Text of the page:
8 Waterfalls in Tasmania to Chase on Your Next Adventure
Take a dip or simply marvel at the beauty of the best waterfalls in Tasmania.
From towering majestic cascades to gently bubbling swimming holes, there’s something brain-cleansing and relaxing about visiting a waterfall. There are over 250 waterfalls in Tasmania, so if you want to check one out, our southernmost state is the place to go.
Because Tassie has so many different options, from waterfalls you hike to and others just a short drive away from Hobart, on any given trip to Australia’s most Southern state you can tick off seeing waterfalls, no matter how long you’re island-side for.
We’ve rounded up eight of the best-known and local favourite waterfalls in Tasmania for you to chase on your next adventure.
If high drama is what you’re looking for, then a trip to Montezuma Falls has got to be on your list. Situated in the north-west of the state near the town of Rosebery, at 104 metres it’s the highest waterfall in Tasmania and is a seriously impressive sight – especially from the suspension bridge.
A bonus of a visit to Montezuma Falls is that you have to tick off one of Tasmania’s 60 Great Short Walks to get there. Start at the trailhead off Williamsford Road and you’ll find an easy, open rainforest track that follows the old tramway. At about 11.5km return, it should take you about three hours to complete. A word of warning: it rains here for over 300 days a year, so while the track is easy to navigate, it can be muddy and sticky with clay.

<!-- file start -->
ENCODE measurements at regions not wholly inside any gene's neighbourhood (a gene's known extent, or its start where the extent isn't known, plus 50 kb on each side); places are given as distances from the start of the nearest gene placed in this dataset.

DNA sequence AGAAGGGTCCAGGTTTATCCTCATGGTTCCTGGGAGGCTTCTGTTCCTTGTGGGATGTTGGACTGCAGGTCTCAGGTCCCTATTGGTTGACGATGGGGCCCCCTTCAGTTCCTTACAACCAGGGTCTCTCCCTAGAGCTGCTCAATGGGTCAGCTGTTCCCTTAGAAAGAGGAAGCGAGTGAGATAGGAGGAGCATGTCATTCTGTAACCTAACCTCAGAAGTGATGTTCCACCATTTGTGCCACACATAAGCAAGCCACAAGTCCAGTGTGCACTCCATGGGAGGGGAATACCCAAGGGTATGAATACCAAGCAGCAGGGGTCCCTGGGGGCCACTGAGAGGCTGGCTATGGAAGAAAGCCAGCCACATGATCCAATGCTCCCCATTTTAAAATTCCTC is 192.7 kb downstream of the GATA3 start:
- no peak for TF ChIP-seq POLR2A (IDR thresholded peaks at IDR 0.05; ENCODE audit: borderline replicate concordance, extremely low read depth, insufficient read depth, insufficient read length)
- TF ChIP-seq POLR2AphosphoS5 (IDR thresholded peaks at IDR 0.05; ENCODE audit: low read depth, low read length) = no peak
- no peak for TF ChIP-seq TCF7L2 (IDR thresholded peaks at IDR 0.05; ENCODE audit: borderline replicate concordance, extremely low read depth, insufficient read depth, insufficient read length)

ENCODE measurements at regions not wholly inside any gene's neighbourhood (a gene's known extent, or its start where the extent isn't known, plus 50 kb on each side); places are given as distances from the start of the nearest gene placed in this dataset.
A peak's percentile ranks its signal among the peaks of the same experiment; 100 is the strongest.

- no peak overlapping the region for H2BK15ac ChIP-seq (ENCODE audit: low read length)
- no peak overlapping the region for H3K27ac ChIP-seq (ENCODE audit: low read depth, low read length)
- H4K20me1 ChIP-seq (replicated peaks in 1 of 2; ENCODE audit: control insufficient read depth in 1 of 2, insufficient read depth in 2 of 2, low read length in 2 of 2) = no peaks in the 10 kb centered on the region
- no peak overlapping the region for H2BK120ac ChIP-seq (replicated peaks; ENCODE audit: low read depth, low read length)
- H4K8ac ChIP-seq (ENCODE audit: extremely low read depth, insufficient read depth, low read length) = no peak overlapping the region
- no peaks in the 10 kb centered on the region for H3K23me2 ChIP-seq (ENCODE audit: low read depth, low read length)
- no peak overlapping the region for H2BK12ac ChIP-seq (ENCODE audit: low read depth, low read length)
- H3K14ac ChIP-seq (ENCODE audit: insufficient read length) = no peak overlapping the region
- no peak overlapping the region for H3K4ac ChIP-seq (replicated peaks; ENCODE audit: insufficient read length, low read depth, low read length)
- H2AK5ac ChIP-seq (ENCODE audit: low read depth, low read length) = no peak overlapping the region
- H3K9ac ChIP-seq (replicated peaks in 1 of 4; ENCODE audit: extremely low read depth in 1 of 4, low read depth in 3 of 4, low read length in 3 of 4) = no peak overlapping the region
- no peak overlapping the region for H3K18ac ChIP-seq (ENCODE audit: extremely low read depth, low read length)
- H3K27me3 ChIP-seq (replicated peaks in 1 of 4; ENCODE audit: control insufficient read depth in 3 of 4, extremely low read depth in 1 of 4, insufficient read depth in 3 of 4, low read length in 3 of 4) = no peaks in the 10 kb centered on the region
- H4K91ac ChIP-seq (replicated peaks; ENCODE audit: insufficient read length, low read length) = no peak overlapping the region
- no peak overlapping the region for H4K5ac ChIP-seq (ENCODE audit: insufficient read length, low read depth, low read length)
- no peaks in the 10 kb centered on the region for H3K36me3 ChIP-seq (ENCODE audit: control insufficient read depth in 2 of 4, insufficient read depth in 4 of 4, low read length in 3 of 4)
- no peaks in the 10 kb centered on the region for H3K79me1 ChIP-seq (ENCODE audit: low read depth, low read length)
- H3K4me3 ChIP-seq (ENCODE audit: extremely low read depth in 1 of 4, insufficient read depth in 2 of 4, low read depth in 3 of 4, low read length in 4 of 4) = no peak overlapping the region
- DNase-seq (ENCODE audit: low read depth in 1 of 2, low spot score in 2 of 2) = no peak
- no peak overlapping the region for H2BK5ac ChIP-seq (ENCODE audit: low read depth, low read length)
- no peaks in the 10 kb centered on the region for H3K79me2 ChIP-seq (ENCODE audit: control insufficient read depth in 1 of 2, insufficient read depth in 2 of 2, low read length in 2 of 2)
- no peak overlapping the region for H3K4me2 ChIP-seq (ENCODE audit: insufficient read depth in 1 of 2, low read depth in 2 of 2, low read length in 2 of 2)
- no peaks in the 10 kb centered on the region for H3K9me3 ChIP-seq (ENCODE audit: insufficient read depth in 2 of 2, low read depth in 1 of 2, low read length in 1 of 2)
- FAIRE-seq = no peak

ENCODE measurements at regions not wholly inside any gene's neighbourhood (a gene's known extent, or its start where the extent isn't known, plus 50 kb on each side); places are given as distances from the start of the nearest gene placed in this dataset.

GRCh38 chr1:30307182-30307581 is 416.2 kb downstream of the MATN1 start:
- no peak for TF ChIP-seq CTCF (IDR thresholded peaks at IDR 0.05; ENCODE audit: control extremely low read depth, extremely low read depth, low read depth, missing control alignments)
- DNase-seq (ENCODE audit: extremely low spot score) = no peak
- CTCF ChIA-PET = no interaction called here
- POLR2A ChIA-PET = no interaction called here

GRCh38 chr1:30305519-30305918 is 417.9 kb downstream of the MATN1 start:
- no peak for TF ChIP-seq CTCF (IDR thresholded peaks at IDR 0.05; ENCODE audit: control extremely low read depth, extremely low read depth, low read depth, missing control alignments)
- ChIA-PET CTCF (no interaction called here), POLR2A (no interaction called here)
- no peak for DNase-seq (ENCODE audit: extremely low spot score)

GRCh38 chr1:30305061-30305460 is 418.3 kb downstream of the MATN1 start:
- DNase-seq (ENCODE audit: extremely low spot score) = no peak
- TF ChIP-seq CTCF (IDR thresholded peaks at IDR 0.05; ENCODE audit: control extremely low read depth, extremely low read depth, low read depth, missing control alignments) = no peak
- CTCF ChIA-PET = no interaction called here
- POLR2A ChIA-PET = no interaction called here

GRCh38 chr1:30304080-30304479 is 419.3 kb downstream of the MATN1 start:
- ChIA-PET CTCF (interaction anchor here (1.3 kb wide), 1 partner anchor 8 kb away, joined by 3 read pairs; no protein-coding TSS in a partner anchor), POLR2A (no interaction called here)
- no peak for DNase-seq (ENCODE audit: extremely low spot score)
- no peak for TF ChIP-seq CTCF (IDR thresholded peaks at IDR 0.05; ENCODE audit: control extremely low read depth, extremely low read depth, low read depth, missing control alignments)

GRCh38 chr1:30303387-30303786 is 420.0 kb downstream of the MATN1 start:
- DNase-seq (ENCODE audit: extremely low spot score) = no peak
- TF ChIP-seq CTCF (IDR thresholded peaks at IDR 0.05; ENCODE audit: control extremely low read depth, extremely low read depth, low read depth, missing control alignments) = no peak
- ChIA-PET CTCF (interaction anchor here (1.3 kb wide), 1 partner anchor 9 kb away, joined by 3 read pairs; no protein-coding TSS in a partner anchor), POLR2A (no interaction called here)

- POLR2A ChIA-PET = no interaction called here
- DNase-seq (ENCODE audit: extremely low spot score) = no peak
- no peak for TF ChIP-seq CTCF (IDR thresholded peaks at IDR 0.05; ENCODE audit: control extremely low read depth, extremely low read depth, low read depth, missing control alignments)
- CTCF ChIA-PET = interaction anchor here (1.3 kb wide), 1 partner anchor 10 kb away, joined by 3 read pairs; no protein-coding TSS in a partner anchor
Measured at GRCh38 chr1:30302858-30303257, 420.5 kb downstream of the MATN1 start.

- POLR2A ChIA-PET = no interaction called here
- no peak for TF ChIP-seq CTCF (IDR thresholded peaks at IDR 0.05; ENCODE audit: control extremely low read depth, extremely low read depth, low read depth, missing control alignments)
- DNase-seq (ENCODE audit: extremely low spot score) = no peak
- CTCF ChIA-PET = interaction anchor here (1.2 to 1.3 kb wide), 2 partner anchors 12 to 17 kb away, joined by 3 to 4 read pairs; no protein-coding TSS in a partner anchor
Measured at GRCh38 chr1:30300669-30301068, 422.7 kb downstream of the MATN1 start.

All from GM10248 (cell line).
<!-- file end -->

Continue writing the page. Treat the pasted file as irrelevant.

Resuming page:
Williamsford Road, Rosebery
Located in the north of Tasmania near the charming town of Deloraine is the stunning Liffey Falls, one of the most visited waterfalls in Tasmania. Liffey Falls is technically a group of stunning multi-tiered cascades – Alexandra Falls, Hopetoun Falls, Albert Falls and Victoria Falls (Victoria Falls is the one commonly known as “Liffey Falls”).
There are two ways to see them: either the easy 45-minute return walk from the top carpark (which is ranked among Tasmania’s 60 Great Short Walks) or a longer walk from the bottom car park, which is a longer track and not as well-formed.
Locals recommend you visit Liffey Falls between July-September, as the falls are extra impressive after the rainiest months.
Riversdale Road, Liffey
For a truly unforgettable experience, plan a visit to Lovers Falls on the west coast of the state. While it’s hardly one of the biggest waterfalls in Tasmania, it’s the journey to see it that makes Lovers Falls so special.
It’s only accessible by canoe, kayak or a locally-run boat cruise. Travel about 4km downstream on the still, tranquil waters of the Pieman River and you’ll come across stairs leading up out of the water. From there, it’s a very short walk to find the pretty waterfalls surrounded by lush rainforest.
Near Corrina, West Coast
If you want a hike with the reward of a waterfall dip at the end, put Parsons Falls on your list of must-visit waterfalls in Tasmania.